Vanderbilting bridges: from Tennessee to Kenya

Members of the Department of Anesthesiology at Vanderbilt University School of Medicine, Tennessee, don’t need to be told about the critical state of anaesthesia in low-resource settings – lack of providers, scarcity of the right drugs and equipment, the shocking mortality statistics  – thanks to the Vanderbilt International Anesthesia (VIA) programme, many have seen it for themselves.

Check out the video on the VIA home page, which focuses on Vanderbilt’s relationship with the Kijabe Hospital, in Kenya.  Panning down crowded hospital corridors, the images are stark and the voices are shocked.

“What do you do with a girl that needs a caesarean section?” VIA director Dr Mark Newton recalls asking a clinician at the hospital. “He said rather nonchalantly, ‘she just dies.’

“She just dies.”

But things are changing.  Kijabe Hospital sees 10,000 cases a year: that’s a lot of medical provision, and a lot of opportunity to teach. Newton splits his time between paediatric anaesthesia at Vanderbilt and chief anethesiologist duties at Kijabe, where he has developed a nurse anesthesia training programme.  Training nurses to deliver anesthesia is particularly important for rural areas, where lack of anesthetic provision is a constant crisis.   He’s assisted by Kenyan faculty, and medical staff from Vanderbilt who visit Kijabe (and a number of other sites in low-resource settings worldwide) to train, educate and learn.

The American Medical Association Foundation (AMA) took notice of Vanderbilt’s work and Newton’s travel schedule – in February they awarded him an Excellence in Medicine Award.  As well as the grand title, this award came with a cash prize, and Lifebox was thrilled when Newton asked to spend his award on pulse oximeters for Kenya!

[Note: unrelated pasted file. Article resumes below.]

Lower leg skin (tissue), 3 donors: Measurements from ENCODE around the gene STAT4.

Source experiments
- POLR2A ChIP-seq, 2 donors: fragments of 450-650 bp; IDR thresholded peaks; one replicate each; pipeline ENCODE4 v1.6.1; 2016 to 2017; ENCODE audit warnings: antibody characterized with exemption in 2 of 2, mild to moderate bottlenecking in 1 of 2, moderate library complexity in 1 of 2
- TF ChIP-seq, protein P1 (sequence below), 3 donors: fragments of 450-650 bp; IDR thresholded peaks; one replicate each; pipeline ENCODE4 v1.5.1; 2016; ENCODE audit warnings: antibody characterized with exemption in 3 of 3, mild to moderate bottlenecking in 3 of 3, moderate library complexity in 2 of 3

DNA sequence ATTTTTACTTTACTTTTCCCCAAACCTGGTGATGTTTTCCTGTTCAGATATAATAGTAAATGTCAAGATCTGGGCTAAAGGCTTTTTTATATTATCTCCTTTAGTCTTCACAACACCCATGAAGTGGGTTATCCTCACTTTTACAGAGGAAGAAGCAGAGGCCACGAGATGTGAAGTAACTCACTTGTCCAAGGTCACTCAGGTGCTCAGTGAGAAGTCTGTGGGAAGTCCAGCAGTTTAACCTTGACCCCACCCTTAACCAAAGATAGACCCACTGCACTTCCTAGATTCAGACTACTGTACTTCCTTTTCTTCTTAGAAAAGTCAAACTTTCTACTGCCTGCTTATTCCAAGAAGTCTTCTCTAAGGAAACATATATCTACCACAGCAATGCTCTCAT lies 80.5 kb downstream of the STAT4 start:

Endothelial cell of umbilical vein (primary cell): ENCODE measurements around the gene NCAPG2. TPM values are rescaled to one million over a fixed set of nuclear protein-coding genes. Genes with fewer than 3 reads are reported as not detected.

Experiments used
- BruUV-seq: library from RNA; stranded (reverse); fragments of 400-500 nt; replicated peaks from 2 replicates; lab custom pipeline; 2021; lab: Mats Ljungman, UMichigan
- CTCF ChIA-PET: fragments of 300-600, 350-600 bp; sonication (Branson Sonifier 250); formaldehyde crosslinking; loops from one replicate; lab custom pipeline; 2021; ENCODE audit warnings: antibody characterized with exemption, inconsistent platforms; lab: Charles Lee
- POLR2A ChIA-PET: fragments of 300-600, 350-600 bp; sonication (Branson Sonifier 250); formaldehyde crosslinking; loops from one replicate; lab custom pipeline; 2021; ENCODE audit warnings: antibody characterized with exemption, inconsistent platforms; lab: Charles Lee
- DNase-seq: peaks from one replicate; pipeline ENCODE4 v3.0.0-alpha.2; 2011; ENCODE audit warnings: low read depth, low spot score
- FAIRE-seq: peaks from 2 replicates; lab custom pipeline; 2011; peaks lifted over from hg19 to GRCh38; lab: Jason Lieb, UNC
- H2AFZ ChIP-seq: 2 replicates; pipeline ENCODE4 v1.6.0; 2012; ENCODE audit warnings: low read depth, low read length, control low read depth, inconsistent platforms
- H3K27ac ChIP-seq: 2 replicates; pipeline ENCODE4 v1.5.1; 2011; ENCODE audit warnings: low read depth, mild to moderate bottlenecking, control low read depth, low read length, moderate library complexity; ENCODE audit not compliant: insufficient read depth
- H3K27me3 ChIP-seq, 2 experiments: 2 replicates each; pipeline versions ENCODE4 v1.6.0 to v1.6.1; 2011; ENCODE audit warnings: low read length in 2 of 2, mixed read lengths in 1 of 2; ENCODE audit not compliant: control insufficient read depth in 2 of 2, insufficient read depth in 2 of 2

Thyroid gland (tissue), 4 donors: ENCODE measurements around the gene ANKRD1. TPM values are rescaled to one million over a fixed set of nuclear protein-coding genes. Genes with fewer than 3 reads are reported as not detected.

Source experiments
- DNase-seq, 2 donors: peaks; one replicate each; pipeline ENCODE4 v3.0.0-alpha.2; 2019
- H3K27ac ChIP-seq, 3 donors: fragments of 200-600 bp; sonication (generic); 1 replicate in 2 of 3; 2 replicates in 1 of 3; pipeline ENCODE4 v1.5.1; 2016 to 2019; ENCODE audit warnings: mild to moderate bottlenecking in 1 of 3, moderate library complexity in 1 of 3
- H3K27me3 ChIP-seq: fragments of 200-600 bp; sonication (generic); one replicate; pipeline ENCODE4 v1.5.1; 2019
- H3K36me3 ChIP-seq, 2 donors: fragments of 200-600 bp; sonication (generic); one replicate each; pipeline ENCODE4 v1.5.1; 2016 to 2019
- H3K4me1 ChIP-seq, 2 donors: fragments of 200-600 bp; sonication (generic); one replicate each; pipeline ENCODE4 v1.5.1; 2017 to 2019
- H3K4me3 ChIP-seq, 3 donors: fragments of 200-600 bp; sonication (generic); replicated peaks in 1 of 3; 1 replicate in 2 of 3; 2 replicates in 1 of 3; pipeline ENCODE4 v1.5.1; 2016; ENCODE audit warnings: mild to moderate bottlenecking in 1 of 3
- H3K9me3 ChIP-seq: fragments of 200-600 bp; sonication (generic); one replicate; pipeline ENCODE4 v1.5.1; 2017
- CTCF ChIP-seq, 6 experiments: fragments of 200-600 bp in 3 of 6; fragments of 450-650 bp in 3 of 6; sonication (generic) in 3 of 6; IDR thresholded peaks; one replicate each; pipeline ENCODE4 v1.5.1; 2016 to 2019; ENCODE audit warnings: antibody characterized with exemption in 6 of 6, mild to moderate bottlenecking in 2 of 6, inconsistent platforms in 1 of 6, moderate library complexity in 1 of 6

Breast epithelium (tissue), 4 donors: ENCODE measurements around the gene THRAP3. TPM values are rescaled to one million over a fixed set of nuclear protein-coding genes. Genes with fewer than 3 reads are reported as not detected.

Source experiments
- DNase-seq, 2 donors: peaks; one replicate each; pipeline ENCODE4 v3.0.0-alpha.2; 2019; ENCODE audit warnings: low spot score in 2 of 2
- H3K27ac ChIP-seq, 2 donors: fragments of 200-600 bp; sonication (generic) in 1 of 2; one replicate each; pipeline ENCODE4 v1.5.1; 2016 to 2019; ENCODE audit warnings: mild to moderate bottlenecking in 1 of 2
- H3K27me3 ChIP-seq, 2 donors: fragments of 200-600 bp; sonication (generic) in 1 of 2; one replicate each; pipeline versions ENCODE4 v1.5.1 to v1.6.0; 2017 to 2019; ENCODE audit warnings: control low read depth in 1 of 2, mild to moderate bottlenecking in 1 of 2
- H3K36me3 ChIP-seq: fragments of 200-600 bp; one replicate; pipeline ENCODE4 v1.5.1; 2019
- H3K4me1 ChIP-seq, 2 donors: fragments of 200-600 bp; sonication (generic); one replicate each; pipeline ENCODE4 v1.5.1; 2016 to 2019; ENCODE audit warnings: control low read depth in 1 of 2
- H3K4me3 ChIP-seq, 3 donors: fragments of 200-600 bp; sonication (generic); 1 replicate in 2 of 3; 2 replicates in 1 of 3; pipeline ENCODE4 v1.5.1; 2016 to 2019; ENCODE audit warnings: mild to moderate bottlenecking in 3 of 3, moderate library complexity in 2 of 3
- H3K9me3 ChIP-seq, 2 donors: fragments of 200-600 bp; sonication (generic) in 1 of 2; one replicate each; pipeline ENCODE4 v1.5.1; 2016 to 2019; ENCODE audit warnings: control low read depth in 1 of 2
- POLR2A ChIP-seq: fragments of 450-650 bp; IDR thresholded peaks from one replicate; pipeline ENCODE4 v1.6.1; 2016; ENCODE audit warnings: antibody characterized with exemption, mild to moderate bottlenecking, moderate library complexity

“We can directly save lives with a mere $250 pulse oximeter which is designed for the rugged environment of Africa,” Newton told the AMA Foundation Quarterly last month.

10 oximeters touched down briefly in the U.S., before setting of for East Africa, where they are already hard at work – but this is only the beginning…

The Department of Anesthesiology will soon begin a fundraising drive to purchase additional pulse oximeters.  “Our target for the 2012-2013 academic year is to purchase a minimum of 200,” explained Dr Newton.  “Our graduating Kenyan Registered Nurse Anesthetists can then take these devices with them to use as they provide medical care throughout their careers.”

Vanderbilt Anesthesiology Chair Warren Sandberg, and residents Drs. Joseph Schlesinger, Brett Campbell, Jace Perkerson, and Justin Wright with some of the first pulse oximeters to be sent to Kijabe, Kenya, for use in the field.

“We are thrilled at Lifebox to be working with Vanderbilt University to provide pulse oximeters and essential training to anaesthesia providers in Kenya,” said Lifebox chairman, Dr Atul Gawande.  “They face critical gaps in resources and knowledge, and this work will save lives.”

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